Ruffles, a PepsiCo brand, launched a national competition in Brazil entitled “Ruffles: please do me a flavour”, which allowed consumers to create new crisp flavours. The three most voted for flavours were produced, launched in Brazil and winners won 1% of the product sales.
PepsiCo partnered with BBDO to develop ways that Ruffles (a brand in the daily routine of Brazilian teenagers for more than 30 years) could refresh their tone of voice to reach the new generation.
The challenge was to identify what type of content Generation Z was interested in to define the tone of voice of the brand to launch the competition.
A user-driven approach was proposed to track real teenage behaviour, using real life data such as analysis of content of their favourite TV shows, movies, music and even Youtube channels and videos.
Aside from internal tools, desk research and qualitative interviews with parents, outside resources were possible to include due to the relationship I have built over time with technology partners such as Google.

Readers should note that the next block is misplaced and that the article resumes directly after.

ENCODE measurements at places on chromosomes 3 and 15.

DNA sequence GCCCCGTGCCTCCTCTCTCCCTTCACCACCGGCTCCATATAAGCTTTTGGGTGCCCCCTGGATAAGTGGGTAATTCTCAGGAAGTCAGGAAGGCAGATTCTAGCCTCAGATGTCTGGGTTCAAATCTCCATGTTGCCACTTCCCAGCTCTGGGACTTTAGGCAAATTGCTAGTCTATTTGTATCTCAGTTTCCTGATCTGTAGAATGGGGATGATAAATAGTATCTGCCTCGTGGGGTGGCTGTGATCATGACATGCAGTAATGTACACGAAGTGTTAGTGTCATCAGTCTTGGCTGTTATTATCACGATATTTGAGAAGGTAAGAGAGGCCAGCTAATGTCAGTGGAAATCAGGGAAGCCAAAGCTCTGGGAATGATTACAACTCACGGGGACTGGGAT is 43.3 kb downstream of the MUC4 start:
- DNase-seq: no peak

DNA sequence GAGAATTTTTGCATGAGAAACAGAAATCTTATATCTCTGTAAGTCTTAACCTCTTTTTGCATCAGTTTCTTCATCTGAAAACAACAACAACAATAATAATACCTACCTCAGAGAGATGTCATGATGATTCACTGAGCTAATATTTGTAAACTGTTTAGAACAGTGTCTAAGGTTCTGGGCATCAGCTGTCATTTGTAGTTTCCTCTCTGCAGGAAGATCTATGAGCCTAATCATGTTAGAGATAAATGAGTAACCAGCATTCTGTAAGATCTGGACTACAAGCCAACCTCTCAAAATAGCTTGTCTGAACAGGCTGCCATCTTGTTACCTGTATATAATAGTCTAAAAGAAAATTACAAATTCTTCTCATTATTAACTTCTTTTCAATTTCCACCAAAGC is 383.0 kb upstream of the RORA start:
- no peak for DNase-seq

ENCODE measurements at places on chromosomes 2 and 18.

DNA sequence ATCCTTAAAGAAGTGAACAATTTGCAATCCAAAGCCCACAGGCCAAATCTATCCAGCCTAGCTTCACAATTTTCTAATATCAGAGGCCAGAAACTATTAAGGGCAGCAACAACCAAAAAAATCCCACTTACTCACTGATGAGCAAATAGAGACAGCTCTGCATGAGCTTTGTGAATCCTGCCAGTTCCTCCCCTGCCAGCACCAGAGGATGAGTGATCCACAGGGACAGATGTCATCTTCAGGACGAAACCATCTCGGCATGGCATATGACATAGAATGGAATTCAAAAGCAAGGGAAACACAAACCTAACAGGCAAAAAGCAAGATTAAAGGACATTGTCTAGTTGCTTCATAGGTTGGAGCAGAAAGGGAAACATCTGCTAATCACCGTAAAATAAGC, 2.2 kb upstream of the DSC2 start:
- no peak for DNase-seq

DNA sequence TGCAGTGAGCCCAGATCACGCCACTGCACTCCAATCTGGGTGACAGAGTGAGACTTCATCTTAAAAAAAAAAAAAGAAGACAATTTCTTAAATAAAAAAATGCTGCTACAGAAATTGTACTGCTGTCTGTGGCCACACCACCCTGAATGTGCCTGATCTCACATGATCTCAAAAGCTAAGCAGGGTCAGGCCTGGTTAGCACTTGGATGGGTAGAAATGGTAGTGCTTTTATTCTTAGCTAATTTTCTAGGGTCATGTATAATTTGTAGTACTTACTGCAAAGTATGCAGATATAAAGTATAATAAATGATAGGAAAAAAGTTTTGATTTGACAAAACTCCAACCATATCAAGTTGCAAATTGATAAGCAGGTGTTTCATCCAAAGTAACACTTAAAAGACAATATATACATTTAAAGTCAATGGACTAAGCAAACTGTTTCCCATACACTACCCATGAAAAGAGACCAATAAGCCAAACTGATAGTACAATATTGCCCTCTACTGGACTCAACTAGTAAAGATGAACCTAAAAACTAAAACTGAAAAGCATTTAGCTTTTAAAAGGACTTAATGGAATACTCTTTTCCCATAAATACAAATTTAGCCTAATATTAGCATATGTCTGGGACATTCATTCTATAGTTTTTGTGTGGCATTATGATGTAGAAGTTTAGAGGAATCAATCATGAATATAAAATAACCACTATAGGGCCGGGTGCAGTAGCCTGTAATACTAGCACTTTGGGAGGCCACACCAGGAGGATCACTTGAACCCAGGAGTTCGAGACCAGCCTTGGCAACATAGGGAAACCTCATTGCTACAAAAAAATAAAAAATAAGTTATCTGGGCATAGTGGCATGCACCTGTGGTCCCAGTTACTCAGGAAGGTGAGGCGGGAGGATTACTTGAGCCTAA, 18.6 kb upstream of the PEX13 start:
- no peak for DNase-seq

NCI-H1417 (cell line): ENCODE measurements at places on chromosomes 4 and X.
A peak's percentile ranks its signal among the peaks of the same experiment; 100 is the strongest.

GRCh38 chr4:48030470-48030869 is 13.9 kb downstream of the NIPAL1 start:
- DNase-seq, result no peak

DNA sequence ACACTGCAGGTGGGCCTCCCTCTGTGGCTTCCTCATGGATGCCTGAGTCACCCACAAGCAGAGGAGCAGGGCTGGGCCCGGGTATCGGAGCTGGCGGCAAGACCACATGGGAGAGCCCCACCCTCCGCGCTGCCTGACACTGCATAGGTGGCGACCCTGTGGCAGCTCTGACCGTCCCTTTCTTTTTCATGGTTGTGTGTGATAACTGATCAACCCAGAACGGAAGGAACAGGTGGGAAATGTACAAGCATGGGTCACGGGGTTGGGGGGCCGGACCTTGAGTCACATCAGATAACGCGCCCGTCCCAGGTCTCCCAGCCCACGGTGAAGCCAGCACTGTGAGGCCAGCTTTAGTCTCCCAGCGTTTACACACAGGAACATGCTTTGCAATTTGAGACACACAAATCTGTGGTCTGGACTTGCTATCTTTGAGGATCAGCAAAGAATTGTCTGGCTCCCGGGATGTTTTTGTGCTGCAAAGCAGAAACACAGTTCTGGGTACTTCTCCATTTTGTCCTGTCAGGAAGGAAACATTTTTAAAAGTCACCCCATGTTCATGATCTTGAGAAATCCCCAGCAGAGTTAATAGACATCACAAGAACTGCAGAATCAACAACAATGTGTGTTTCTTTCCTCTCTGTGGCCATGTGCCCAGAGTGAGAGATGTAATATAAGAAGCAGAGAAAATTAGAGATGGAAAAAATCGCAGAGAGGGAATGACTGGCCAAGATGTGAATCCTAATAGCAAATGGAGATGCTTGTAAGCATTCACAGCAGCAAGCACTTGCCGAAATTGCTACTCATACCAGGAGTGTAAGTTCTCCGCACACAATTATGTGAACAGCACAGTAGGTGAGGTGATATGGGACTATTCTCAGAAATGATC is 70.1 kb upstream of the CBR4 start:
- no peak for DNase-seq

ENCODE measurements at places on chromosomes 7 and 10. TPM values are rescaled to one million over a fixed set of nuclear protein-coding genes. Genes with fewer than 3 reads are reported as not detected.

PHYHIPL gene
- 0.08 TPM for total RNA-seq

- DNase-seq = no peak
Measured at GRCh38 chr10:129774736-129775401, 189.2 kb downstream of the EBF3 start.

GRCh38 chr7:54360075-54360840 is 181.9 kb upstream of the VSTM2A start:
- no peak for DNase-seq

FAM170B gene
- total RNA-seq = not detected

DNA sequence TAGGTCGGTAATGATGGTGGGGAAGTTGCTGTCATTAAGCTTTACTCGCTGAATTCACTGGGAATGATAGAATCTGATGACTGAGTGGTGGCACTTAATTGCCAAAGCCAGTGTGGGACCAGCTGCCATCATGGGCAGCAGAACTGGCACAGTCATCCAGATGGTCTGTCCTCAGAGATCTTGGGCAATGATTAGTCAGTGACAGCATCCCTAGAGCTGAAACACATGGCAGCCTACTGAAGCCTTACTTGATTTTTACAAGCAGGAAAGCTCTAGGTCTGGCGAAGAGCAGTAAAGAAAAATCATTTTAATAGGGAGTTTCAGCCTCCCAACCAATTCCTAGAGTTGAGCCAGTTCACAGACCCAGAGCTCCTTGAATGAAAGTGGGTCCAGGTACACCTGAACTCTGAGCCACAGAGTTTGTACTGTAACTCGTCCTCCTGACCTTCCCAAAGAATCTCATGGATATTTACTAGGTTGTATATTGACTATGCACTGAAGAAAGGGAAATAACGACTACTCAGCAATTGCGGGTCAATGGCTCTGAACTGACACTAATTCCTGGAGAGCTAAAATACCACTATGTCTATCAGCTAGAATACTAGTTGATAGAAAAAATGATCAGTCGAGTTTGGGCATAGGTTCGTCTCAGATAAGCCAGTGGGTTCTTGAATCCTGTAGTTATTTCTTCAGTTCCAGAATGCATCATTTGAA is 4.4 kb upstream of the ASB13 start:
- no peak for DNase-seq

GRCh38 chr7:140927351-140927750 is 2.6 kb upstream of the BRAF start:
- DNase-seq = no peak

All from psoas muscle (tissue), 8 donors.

Different partners were connected and sources of quantitative databases were used to analyse all data to direct the qualitative content analysis. Therefore, we were able to discover teenagers interests and articulate insights that informed and inspired the creative team to produce relevant content to teenagers.
The output of this analysis was a simple word cloud that was able to translate the quantitative and qualitative input to inspire the team. The size of the word indicates how important the subjects were and helped the creative team to prioritize creative approaches.
We were able to influence the content produced by the creative team, and extraterrestrials and 'undead' characters were used showing their friendship with Ruffles consumers with a sense of humour.
Using the right tone of voice, Ruffles was able to get closer to the new generation, which has encouraged them to co-create a new flavour for the crisps and impacted positively on the sales of the product. 102,778 people have registered their new flavour and 231,194 people voted for their favourite options between three top ranked options: Burrito, Feijoada (a traditional Brazilian dish) and the winner, Calabrese.